The point is, the exercise of my freedom of speech and my freedom to petition the government for the redress of grievances was temporarily suspended during my term of service as a government worker.
Why? Because it was considered unseemly for someone being paid by taxpayers to directly influence legislation that would affect their own employ. The conflict of interest was obvious.
I was fine with that policy. My role changed from lobbyist to pastor for that session of the legislature, and I understood the privileges I would relinquish during that time. When my service as chaplain was completed, I put my lobbyist hat back on and went to work to help get a marriage amendment through that same legislature.
So what should be done at the federal level to curb this unseemly and unwise tilting of the political scales by bureaucrats? I floated the idea on my radio program this week – an idea I immediately shot down the next day – that we ask federal bureaucrats to temporarily yield the franchise as long as they are on the taxpayer dole, just as I yielded my constitutional right to freedom of speech and petition while drawing an income from taxpayers.
The right to vote is not absolute. It is reserved for those who are citizens, meet the age requirements, and aren't convicted felons. But that possible solution is unworkable and unenforceable and would face legitimate constitutional challenges, which is why I scrapped it.
There are perhaps two other possibilities. The Hatch Act was passed to limit the ability of government employees to put their thumb on the political scale. It prohibits government workers from engaging in political activities, including making campaign contributions, while on the taxpayers' clock.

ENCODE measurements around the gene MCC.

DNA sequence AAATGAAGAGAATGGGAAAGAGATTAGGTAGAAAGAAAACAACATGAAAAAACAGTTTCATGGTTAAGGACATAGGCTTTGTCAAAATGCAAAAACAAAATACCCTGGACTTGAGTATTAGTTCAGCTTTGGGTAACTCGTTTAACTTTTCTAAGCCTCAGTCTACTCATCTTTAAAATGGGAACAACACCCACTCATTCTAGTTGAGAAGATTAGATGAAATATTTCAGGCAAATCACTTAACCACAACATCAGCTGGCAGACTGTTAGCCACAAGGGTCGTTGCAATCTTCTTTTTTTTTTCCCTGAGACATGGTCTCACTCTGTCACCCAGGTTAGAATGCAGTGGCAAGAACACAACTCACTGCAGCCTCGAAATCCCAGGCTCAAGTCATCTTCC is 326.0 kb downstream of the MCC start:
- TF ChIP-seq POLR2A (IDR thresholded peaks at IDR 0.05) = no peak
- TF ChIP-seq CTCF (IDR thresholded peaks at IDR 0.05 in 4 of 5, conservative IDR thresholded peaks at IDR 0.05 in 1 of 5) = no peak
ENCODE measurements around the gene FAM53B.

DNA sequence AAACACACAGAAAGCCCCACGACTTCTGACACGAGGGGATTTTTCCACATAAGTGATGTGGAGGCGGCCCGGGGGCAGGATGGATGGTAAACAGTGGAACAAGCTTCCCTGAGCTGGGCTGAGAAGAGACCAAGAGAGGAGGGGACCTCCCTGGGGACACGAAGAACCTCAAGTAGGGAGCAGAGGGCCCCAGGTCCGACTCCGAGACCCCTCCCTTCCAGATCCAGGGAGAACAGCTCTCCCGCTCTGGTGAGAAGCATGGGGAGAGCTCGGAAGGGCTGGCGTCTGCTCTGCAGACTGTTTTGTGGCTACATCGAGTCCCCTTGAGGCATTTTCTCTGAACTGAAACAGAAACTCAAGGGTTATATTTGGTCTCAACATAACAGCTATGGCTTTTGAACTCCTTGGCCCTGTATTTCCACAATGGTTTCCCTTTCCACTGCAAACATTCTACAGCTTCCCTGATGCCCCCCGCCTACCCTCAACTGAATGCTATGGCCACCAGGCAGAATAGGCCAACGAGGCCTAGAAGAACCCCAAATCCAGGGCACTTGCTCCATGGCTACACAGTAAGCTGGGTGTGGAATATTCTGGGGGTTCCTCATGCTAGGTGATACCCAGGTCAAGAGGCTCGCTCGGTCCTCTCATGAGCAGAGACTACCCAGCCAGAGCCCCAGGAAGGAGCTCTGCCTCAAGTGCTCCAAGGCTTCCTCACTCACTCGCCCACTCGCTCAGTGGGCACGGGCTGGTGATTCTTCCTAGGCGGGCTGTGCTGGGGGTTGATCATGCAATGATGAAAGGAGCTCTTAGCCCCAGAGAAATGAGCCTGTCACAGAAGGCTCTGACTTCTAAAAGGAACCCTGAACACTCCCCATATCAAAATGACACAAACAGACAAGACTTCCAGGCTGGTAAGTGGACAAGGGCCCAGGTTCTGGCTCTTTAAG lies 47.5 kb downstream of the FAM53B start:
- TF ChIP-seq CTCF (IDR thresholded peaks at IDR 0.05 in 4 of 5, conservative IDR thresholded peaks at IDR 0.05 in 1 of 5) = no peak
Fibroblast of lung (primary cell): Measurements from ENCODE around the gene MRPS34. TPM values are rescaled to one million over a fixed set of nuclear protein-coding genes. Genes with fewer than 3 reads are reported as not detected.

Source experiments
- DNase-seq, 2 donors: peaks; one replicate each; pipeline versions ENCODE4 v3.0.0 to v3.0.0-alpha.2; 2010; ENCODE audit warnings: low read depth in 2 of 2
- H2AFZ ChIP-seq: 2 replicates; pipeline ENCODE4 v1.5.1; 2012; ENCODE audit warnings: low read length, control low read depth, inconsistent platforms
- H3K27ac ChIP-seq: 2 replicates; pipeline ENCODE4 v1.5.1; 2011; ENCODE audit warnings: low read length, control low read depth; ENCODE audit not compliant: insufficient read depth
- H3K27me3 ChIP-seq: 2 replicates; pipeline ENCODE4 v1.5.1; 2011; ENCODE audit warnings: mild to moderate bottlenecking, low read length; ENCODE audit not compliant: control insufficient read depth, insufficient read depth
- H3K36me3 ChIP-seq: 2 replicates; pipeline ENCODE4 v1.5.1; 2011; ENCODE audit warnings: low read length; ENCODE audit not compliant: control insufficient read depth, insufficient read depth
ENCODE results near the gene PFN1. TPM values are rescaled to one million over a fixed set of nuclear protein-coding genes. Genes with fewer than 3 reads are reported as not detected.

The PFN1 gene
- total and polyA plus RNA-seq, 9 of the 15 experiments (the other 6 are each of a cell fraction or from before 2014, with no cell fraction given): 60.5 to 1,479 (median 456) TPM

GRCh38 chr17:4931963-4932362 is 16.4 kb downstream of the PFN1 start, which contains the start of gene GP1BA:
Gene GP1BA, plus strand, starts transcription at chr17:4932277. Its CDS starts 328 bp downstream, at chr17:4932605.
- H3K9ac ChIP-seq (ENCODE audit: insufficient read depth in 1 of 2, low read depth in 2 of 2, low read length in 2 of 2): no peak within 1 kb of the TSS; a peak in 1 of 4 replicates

Perhaps the Hatch Act could be amended in another way, to limit the size of the contributions federal bureaucrats are permitted make to candidates for federal office.
Limiting the size of donations to candidates is an already well-established principle, to keep the uber-wealthy from buying elections. Individuals are limited to contributing no more than $2,700 to one candidate in any election cycle, and even political action committees (PACs) are not allowed to directly donate more than $5,000 to any one candidate. There is no logical reason why that number cannot be reduced for federal bureaucrats, even to zero.
And it would have the advantage of being enforceable. You can ask conservative author and filmmaker Dinesh D'Souza all about that. He pled guilty to violating federal campaign limits by using a straw donor, and was sentenced to eight months in a halfway house, five years' probation, and a hefty $30,000 fine.
The other long-term alternative is to reduce the size of the federal behemoth by putting it in the hands of elected officials who truly believe in smaller government. They will be inclined to hire public servants who, if they donate to political campaigns at all, will be inclined to donate to candidates who will work on behalf of ordinary taxpayers rather than against them.
It's worth noting again that the workers in 14 federal agencies gave 95% of their donations to a candidate committed to an ever larger and more bloated federal government. Donald Trump was elected to drain the swamp. It looks like the federal bureaucracy is the place to start.
Bryan Fischer hosts "Focal Point with Bryan Fischer" every weekday on AFR Talk (American Family Radio) from 1:00 - 3:00 p.m. (Central).